Thursday, April 7, 2011

Mom's Movie Reviews: "Hop" is mostly tolerable for adults.

After the kind of heavy post I had yesterday, I wanted to write something light-hearted today.  And that's why I decided to make a list of all the cast, gags, and cameos that helped me sit through "Hop" last Friday.

Spoiler Alert:  Once you read this list, you'll have heard every good thing about the movie.

Russell Brand as E.B. (Easter Bunny, Jr.).  They starred this guy in a kids' movie.  (Okay, it was only voice acting, but still.)  I find Russell Brand hilarious in everything that's not "Hop".  To make it through the lame kiddy jokes he had to use for the movie, I mentally inserted jokes from his stand-up and "Forgetting Sarah Marshall" to try to keep myself amused.  (Also, because the idea of an Easter Bunny that curses that much is funny to me.)

There was also a bit cameo where his human self interacted with his animated rabbit self.

David Hasselhoff as "The Hoff".  E.B. wants to be a drummer and ends up on the Hoff's talent-scouting show.  When the Hoff is asked why he isn't shocked by a talking rabbit, he responds that his best friend is a talking car.  By the time you reach this scene in the movie, your sense of humor will have been dulled to the point that you'll laugh at this joke like it's the funniest thing you've ever heard.  You will feel ashamed for laughing later.

James Marsden as Fred O'Hare.  Cyclops plays a 20-something who won't get a job until his family stages an intervention and kicks him out of the house.  He's supposed to be the protagonist, and you're supposed to feel sorry for him, but he just ends up reminding you of your brother-in-law who isn't qualified to be a janitor, but won't go on an interview unless it's for a title like "CEO of Outer Space".

(Note:  If you want to see James Marsden in a legit comedic role, check him out in "SexDrive".  Statistically, it's almost guaranteed that you haven't seen it, and that's a shame, because it's really very good.)

Gary Cole as Henry O'Hare.  Lundberg plays Cyclop's dad.  Right around the time he's kicking his son out of the house, you also expect him to remind him to use a cover sheet on his TPS reports.  "Did you get the memo?"

Speaking of dads and House, Hugh Laurie voices the Easter Bunny, E.B.'s dad.  But he does it in his real voice, so he doesn't sound like Dr. House, but just an old British guy.

This movie would have been greatly improved if they'd just put a pair of bunny ears on Hugh Laurie and had him play Gregory House (but as the Easter Bunny) for two hours.

Hank Azaria as Carlos/Phil.  One of the main reasons I was willing to see this in theaters was Hank Azaria.  You may not recognize the name, but you've probably seen him (maybe in "The Birdcage" or "Mystery Men").  The previews were 80% Hank Azaria.  Well, despite voicing two characters, he's barely in this movie.  I honestly think Lundberg got more screentime.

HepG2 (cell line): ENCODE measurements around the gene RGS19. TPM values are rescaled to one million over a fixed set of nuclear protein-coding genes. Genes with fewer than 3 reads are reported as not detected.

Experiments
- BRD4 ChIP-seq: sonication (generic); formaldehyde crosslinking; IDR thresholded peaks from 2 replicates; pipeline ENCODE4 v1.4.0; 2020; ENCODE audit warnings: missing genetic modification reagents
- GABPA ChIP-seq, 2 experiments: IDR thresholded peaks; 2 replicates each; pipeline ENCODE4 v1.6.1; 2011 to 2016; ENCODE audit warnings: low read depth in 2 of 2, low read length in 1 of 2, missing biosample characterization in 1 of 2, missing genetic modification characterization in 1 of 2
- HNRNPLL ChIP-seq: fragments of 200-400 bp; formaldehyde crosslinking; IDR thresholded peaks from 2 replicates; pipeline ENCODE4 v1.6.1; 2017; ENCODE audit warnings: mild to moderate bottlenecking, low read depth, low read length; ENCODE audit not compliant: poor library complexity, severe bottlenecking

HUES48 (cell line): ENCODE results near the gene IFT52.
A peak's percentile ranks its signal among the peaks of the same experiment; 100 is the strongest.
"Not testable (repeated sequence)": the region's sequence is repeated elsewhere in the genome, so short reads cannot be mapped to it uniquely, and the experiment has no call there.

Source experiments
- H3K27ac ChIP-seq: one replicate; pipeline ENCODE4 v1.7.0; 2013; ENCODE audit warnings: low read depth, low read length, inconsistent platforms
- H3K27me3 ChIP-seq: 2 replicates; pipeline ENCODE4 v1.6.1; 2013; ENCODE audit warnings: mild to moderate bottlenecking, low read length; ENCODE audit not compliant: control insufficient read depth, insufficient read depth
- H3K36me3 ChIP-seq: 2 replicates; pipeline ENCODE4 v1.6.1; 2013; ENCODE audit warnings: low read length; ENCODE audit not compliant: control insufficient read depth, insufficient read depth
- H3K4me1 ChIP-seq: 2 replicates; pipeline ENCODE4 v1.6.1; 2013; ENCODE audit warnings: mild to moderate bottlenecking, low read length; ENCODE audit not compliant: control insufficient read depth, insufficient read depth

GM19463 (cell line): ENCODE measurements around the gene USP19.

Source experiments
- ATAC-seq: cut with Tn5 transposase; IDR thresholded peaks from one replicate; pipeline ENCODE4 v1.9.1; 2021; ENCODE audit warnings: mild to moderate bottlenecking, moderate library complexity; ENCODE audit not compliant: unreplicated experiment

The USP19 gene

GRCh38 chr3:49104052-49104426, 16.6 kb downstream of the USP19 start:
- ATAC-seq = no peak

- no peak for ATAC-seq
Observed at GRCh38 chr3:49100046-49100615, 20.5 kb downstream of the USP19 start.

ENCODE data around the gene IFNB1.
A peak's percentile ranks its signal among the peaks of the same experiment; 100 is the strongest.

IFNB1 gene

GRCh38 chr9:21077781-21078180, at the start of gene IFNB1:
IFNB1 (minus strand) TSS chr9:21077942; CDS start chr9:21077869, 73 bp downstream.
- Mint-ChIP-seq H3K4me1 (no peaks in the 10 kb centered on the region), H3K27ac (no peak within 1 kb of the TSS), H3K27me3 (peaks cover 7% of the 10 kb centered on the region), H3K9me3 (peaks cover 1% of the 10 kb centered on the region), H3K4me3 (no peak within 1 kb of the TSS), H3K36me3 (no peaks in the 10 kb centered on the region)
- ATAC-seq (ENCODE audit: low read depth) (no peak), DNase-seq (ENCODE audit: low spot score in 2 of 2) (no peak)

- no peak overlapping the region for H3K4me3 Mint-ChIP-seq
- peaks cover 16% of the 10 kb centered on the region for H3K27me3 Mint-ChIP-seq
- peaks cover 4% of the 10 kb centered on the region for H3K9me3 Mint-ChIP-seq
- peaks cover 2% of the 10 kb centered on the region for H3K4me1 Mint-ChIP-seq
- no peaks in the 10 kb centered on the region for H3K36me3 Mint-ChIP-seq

Chelsea Handler as Ms. Beck.  Ms. Beck is technically a fictional character, but this is really just Chelsea Handler playing Chelsea a business suit.  (In other words, a woman who you want to hit in the face with an axe, but it looks like someone beat you to a business suit.)

Her presence in the movie wasn't really a high point, but it provided for entertaining conversation as we tried to explain to my Dad that, no, that woman's name isn't Chelsea Lately.

"I Want Candy" Scene.  Cyclops and cartoon rabbit upstage a gradeschoolers' Easter musical via an impromptu rendition of "I Want Candy".  This is...funny?  Maybe if you use "funny" to mean "less mentally painful than the rest of the movie".

Pink Berets.  A trio of ninja assassin girl bunnies.  They never talk, and there's one dumb one.  It's kind of cute.

CGI Integration.  This movie did an amazing job of giving the CGI characters real heft and weight, and the blending of live-action and CGI was seamless.  I have as many good things to say about the animators of this movie as I have bad things to say about the writers.

Intervention Scene.  This.  This was the absolute best part of the movie, and I would love this scene as a standalone (maybe a short film?).  In the middle of dinner, the whole family pulls out pre-written statements to stage an intervention for Cyclops being such a loser, and to announce he's being kicked out of the house and cut off from all assistance.  The young Asian daughter reads, "Sometimes I feel like you adopted me because Fred was such a disappointment," and the parents nod in agreement.  The whole movie should have been like this.

My overall impression?  Well, my son loved it, so that counts for something (I guess).  Take your kids to it and try to get joy out of their joy.  Barring that, see if you can just talk their grandparents into taking them.

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